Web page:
Compared with the cold weather that plagued the 2019 and 2020 Munich Security Conference (MSC), it was unusually warm outside the Hotel Bayerischer Hof, where the MSC 2023 was set to take place from February 17 to 19.
Nevertheless, when hundreds of people from around the world gathered in the conference hall—the largest-scale meeting of the MSC since the COVID-19 pandemic erupted in early 2020—to discuss topics ranging from war to climate change, they might have felt a slight chill in the air. The then rapidly approaching one-year anniversary of the Russia-Ukraine conflict and the looming global economic recession foreshadowed an unpleasant year, and few feasible solutions were on the table.
Across the pond
The MSC used to be a busy annual "transatlantic family meeting" as Western media dubbed it. Debuting in 1963 following the Cuban Missile Crisis, it became a hub for politicians seeking consultation with leaders from the developed world on security policies. MSC 2023 saw dozens of state leaders, including all heads of the Group of Seven, with the exception of U.S. President Joe Biden who was represented by Vice President Kamala Harris along with some 60 U.S. lawmakers. Ironically, despite the fact that Russia is one of the main actors in at least one of many ongoing global crises, it failed to send delegates for a second consecutive year.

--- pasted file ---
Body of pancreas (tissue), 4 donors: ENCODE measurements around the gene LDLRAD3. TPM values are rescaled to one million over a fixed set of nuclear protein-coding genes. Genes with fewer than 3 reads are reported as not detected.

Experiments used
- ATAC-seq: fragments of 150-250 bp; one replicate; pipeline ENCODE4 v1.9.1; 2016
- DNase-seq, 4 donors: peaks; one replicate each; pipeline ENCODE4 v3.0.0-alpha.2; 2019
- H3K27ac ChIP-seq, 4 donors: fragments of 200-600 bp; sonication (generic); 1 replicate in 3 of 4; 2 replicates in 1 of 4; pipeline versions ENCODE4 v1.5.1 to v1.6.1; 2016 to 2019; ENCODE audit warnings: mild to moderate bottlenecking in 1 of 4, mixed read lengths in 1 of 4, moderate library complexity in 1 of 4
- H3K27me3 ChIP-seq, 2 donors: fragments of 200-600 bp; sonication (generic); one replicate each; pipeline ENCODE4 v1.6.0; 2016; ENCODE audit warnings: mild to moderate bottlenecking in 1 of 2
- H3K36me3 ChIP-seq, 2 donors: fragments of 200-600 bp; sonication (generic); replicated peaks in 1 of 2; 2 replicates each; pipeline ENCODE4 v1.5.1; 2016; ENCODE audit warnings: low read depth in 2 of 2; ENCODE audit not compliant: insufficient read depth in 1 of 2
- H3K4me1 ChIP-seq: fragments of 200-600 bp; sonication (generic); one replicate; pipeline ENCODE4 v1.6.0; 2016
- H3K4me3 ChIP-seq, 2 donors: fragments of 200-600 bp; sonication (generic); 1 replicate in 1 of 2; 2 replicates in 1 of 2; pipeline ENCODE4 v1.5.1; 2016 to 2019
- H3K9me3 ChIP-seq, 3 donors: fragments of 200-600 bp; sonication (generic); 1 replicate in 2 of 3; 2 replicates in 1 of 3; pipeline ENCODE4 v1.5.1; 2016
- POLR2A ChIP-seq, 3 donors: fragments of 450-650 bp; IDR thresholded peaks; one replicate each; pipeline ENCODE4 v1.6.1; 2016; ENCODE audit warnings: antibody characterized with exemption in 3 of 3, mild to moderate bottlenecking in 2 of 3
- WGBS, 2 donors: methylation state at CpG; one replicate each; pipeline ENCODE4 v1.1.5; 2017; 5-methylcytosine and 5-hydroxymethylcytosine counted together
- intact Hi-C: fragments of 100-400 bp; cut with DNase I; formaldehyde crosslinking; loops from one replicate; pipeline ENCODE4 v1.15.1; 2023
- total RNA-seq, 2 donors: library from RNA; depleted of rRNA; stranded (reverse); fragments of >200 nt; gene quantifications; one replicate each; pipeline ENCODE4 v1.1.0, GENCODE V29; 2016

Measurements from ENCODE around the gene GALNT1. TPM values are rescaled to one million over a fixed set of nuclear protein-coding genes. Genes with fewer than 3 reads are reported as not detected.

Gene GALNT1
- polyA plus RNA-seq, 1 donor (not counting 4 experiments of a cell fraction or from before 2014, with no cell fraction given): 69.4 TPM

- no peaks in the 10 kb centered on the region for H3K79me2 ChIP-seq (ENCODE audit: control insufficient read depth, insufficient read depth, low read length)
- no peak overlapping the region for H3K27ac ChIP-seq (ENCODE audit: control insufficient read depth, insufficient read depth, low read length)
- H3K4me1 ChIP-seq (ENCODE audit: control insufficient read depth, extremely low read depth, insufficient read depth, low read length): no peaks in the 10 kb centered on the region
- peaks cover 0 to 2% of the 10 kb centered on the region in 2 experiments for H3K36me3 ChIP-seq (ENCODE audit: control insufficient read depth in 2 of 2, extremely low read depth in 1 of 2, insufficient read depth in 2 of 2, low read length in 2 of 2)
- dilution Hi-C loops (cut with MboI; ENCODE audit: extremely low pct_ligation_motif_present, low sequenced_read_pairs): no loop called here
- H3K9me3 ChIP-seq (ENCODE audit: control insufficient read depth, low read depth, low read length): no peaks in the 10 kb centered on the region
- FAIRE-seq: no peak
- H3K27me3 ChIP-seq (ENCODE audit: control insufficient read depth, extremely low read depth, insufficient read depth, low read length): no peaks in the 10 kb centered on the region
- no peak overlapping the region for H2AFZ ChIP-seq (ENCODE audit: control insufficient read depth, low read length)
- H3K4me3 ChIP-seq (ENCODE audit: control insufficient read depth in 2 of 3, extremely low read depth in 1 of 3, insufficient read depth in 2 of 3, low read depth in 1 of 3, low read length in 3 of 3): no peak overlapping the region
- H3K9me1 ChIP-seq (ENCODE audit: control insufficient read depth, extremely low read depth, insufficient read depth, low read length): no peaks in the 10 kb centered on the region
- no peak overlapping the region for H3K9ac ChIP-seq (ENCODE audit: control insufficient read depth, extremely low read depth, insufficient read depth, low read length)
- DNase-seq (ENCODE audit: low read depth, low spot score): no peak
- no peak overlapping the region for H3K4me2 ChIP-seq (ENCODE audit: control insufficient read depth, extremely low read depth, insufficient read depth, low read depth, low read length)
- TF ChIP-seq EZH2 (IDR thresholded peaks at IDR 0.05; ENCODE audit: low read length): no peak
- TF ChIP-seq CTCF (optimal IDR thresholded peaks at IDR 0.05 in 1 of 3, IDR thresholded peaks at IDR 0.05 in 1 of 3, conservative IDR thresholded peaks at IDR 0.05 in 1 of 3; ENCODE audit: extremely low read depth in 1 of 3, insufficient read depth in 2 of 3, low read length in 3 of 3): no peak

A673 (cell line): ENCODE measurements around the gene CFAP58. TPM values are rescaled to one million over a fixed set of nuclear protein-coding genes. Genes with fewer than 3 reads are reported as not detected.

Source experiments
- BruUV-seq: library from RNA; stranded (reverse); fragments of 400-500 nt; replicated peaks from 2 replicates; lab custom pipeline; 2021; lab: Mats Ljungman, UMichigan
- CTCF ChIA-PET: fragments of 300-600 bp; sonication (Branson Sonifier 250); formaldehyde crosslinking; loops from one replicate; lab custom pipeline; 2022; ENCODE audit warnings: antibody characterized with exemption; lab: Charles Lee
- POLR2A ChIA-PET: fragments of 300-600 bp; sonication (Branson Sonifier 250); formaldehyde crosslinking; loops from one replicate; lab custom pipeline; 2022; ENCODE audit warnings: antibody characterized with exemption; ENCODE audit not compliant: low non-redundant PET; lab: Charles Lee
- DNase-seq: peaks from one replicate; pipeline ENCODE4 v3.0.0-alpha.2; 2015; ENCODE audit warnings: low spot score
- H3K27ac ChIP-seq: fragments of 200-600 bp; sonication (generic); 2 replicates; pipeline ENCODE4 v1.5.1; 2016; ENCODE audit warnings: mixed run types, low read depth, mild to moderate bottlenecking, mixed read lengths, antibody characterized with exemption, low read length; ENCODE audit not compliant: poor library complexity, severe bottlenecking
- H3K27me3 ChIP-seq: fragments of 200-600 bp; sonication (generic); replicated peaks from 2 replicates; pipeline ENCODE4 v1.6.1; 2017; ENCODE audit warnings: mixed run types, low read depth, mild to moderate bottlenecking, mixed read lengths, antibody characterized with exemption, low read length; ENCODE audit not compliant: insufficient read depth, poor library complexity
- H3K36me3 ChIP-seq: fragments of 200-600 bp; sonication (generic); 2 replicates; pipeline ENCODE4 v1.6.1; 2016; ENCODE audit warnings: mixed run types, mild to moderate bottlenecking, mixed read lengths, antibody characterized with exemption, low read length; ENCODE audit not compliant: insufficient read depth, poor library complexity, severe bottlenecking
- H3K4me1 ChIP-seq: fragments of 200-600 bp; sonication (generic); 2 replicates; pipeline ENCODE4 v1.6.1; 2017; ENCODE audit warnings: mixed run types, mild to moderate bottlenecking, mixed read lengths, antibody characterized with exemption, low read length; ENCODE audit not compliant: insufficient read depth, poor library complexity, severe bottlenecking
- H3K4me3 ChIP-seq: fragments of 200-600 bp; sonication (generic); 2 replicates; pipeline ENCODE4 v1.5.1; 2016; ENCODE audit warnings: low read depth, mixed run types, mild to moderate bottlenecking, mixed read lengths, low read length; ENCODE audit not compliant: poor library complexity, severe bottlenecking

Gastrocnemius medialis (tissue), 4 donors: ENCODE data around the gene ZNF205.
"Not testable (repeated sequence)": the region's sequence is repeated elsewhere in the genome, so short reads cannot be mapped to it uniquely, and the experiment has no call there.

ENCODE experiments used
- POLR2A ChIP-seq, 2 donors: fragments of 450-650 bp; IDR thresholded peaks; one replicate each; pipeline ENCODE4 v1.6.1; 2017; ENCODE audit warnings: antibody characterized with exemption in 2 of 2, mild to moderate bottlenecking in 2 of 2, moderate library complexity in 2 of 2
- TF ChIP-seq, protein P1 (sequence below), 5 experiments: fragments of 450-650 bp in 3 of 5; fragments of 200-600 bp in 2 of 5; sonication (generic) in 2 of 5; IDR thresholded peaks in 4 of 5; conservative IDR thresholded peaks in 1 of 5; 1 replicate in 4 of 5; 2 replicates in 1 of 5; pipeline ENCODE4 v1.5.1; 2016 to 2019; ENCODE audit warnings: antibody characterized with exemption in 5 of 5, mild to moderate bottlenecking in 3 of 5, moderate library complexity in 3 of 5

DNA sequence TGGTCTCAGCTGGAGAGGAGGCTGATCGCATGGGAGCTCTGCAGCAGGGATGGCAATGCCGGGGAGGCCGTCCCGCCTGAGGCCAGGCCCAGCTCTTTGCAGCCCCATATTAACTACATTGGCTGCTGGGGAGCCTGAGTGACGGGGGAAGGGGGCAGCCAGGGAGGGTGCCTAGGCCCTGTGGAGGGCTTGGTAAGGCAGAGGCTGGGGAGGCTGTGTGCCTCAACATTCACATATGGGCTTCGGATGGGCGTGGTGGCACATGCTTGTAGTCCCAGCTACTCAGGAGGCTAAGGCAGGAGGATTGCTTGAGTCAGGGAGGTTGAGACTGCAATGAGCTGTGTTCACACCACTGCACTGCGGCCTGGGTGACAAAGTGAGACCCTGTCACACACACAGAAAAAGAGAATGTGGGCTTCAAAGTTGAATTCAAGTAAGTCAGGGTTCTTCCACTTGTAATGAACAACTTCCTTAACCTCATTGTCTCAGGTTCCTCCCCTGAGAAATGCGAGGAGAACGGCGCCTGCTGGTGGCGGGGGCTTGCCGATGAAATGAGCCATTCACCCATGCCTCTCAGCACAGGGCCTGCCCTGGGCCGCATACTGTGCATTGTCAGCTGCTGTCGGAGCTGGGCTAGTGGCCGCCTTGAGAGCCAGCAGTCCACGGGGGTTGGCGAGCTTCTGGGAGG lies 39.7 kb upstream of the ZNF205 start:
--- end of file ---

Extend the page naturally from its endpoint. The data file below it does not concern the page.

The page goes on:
"How to escalate sanctions against Russia" was an important topic on the conference's agenda, accompanied by a mounting public denouncement of Russia's special military operation. In her speech to the MSC, to add fuel to an already raging social fire, Harris openly accused Russia of "committing war crimes" in Ukraine. German Foreign Minister Annalena Baerbock stuck to a more moderate narrative, saying "the war [would] end tomorrow" if Russia were to withdraw its troops from Ukraine.
Bolstered by a shared mentality, many Western participants tend to view the world from a dual perspective that the world is ruled by democracy and autocracy, which lends the West a strong sense of unity. This good-bad dichotomy, at its best, unifies the West by identifying their "enemies" through ideology; but, at its worst, it signifies how Western-style democracy is seemingly superior to the world's other political systems. Compared with the MSCs I'd participated in 2019 and 2020, it was clear that this dichotomy had become more instrumental in "bridging the Atlantic gap" in 2023.
But democracy hardly matters if the gap is all about market shares and commercial profit. It was unlikely for the EU to overlook their disagreements with the U.S. on certain economic policies, when Christoph Heusgen, Chairman of the MSC since 2022, challenged Harris on the U.S. Inflation Reduction Act that heavily subsidizes American automobile manufacturers in a bid to outcompete their European counterparts. This sense of dissatisfaction demonstrated to me just how important a fair international order, which China has always advocated, is to everyone—great powers included.
China's high-profile diplomacy
The return of China's official delegation and its think tanks to the MSC this year is another sign that China's diplomatic efforts are returning to normal after the long, grim days of COVID-19.